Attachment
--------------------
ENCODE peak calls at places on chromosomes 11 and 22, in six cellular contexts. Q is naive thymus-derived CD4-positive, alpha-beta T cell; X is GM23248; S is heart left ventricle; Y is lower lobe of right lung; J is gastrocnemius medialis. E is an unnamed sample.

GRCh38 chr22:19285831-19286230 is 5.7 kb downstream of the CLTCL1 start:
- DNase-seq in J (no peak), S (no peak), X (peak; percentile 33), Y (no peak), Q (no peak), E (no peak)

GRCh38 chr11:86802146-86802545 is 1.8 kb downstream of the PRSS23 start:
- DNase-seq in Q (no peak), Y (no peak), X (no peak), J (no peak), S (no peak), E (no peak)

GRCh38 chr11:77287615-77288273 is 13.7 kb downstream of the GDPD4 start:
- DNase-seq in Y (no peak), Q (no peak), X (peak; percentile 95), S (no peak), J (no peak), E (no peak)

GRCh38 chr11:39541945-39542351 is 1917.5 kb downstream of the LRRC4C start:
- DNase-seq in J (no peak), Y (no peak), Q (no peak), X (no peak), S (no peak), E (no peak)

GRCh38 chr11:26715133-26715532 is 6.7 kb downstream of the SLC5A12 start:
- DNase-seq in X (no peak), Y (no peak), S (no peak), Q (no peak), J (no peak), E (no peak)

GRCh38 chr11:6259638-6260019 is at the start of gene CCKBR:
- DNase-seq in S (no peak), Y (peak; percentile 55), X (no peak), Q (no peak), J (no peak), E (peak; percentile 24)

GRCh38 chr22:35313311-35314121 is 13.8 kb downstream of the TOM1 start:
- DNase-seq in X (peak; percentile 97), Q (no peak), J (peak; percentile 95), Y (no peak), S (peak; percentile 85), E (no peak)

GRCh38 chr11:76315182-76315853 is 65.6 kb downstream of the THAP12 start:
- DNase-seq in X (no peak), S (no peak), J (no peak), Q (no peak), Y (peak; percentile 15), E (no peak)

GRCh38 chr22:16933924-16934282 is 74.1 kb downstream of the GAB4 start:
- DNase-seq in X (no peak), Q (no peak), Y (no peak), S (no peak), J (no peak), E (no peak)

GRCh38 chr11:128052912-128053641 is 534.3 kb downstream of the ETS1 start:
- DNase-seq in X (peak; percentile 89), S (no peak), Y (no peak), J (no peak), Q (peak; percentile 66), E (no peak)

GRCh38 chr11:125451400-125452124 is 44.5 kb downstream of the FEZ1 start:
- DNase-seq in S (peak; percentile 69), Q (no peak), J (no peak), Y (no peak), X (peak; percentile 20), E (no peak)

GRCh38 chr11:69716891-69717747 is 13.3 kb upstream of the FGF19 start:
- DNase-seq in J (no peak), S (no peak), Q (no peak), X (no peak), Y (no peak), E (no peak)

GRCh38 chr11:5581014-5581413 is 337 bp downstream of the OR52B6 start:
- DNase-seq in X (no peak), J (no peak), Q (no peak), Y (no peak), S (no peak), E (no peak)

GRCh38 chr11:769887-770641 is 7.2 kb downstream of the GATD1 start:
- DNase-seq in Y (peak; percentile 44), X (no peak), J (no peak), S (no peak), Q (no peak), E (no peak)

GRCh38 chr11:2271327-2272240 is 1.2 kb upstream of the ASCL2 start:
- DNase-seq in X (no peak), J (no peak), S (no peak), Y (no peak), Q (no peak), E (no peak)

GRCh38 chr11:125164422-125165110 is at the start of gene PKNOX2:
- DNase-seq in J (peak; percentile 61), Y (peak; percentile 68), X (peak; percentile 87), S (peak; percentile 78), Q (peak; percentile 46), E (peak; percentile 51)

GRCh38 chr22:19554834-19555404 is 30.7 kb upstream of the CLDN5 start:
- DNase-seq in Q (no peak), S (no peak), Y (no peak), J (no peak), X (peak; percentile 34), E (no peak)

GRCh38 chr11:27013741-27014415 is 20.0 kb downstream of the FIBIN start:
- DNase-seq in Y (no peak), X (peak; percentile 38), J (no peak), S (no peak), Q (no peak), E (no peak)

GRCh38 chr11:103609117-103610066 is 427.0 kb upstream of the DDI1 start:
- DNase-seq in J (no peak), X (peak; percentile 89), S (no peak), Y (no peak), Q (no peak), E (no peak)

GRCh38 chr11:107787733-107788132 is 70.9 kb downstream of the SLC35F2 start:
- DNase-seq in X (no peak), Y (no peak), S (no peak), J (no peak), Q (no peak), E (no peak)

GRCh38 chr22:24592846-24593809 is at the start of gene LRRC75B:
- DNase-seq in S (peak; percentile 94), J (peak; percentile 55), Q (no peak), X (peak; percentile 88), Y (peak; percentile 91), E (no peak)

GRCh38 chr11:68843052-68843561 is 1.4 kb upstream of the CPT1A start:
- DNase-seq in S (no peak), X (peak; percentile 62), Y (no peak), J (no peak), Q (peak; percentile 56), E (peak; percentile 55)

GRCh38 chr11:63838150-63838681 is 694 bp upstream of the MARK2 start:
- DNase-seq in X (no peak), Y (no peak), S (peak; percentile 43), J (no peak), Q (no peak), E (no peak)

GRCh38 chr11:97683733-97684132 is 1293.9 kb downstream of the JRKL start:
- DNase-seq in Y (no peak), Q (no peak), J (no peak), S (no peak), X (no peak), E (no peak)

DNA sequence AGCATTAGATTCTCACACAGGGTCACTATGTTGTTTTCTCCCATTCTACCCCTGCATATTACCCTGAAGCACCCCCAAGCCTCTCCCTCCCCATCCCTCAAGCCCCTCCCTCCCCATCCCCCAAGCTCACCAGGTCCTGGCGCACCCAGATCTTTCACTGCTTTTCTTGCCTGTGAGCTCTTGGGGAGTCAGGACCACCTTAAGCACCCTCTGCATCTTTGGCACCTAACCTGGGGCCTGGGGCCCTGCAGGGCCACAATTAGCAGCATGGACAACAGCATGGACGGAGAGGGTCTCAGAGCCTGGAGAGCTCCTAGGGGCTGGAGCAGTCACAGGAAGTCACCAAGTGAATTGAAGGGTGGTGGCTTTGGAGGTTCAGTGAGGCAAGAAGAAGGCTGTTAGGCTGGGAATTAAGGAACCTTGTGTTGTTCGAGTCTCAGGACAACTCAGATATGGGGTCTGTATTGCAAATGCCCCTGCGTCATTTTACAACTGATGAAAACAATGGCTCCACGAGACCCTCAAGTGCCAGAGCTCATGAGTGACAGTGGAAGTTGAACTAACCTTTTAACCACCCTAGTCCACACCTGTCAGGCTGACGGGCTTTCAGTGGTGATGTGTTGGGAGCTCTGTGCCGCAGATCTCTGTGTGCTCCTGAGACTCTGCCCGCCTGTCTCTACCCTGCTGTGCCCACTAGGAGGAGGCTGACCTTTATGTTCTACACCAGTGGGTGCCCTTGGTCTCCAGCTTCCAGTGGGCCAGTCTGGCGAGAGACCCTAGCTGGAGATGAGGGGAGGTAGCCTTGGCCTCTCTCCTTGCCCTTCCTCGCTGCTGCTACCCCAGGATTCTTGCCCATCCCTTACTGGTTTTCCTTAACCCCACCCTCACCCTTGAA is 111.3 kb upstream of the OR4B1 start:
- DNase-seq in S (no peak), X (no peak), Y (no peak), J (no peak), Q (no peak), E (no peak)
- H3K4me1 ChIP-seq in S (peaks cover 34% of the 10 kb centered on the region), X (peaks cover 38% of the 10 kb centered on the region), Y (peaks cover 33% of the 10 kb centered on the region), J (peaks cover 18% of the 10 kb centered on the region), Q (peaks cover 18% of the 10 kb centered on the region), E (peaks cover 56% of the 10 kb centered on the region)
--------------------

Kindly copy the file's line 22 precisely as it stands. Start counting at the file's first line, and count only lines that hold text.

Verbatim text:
GRCh38 chr11:125451400-125452124 is 44.5 kb downstream of the FEZ1 start: